5)Make detentions/non-corporal punishments a compulsory attendance issue and NOT something you can fail to do/turn up for.

    6)More imaginative community punishments/community work. Some kids behave badly because they have never been taught to emphasise with others, or consider the impact of their actions. Get them into situations where they actually get to understand other peoples experiences, whether that be helping in an old folks homes or spending a day locked in a prison. A lot of badly behaved kids often get left out of these kinds of activities and yet a lot of kids with behavioural problems are the ones that can't be told, but need to learn from experience.

    7) the UK has some of the largest primary classes in Europe. Reduce them and invest in primary education. Primary education is often ignored and underinvested in because the results of any such investment will not be seen whilst the govt is in power. Dealing and correcting bad behaviour at 5, 6, or 7 years old is far more effective and in some ways easier than dealing with bad behaviour from a 13 year old who now has certain bad behaviours 'hard-wired' see ODD....
     
  2. PS: We've got a mention in the TES today :)

    What did it say?
     
  3. ponkey: "As for usernameinuse, I wouldn't dream of giving advice to a special ed teacher working in different circumstances to a regular classroom. I am not qualified to do so nor do i spend working day with special students.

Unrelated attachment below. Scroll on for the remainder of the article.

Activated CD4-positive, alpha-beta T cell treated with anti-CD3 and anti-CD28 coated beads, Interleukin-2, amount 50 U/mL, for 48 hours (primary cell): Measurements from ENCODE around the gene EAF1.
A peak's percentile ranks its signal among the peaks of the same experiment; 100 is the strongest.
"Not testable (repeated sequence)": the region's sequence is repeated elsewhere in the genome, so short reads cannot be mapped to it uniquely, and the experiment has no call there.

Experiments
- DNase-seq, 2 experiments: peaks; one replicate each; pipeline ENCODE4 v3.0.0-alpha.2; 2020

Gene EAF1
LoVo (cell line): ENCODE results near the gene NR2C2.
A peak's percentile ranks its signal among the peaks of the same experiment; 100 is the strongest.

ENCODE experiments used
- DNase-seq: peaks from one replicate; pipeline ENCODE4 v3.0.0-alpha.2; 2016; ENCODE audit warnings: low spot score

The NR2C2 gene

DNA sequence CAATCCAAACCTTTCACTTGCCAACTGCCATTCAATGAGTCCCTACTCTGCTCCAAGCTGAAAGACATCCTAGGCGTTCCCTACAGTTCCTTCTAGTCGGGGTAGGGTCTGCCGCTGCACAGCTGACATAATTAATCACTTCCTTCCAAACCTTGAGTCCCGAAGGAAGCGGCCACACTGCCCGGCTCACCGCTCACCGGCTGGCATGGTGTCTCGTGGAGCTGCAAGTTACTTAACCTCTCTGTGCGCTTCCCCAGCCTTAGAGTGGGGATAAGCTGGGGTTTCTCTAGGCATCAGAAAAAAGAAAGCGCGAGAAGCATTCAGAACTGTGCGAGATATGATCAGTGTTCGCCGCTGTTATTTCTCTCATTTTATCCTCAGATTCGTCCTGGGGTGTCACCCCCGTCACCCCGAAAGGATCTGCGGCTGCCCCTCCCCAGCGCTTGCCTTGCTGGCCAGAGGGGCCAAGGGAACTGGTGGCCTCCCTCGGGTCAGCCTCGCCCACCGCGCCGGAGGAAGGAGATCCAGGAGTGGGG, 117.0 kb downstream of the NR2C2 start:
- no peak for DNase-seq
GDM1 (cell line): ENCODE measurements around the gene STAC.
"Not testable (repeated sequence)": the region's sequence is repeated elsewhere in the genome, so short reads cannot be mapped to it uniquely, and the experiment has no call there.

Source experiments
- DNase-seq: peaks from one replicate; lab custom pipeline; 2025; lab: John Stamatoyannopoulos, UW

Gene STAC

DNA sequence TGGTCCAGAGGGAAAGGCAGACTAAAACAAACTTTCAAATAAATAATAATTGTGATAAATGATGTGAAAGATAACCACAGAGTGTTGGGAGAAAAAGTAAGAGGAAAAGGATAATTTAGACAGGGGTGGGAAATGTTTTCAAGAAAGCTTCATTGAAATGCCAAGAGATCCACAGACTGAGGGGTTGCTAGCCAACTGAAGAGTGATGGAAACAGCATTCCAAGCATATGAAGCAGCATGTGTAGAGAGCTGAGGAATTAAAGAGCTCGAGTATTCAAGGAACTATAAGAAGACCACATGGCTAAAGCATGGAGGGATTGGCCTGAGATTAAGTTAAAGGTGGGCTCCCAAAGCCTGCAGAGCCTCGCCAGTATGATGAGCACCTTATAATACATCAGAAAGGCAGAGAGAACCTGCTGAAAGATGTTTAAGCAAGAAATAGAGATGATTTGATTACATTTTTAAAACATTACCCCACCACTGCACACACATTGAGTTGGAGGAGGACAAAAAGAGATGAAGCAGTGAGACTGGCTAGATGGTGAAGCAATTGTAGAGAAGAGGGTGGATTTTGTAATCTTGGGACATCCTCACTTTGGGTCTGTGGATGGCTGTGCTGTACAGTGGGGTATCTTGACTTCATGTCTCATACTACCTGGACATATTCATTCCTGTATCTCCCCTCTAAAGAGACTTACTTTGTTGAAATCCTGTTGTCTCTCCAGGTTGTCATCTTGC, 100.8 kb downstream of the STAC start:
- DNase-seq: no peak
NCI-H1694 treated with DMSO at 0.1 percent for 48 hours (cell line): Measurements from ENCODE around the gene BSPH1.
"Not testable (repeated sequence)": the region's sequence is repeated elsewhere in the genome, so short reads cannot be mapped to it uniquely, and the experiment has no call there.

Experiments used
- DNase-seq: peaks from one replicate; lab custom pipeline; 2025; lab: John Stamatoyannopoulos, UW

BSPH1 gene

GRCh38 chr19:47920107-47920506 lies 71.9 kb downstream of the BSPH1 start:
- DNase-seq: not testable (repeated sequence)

Why cant you see that your advice to regular classroom teachers is similarly unrealistic?"

    I'm sure it does seem unrealistic. But I wouldn't be taking part in this forum if I thought it was appropriate to draw such hard and fast boundaries between what I do and what you do (and BTW I'm not a special ed teacher). The way we live our lives is far too fragmented as it is. And we're all qualified to be human.

    Underlying principles of successful creative human interpersonal interaction apply regardless of context, and regardless of whether we're trying to work with adults or children. Many of these principles are being ignored in the concept, culture and structure of our education systems and -- IMO anyway -- this is a large part of the problem. The other major part is the curriculum and the way you're required to deliver it, not to mention the size of the institutions you're delivering it in.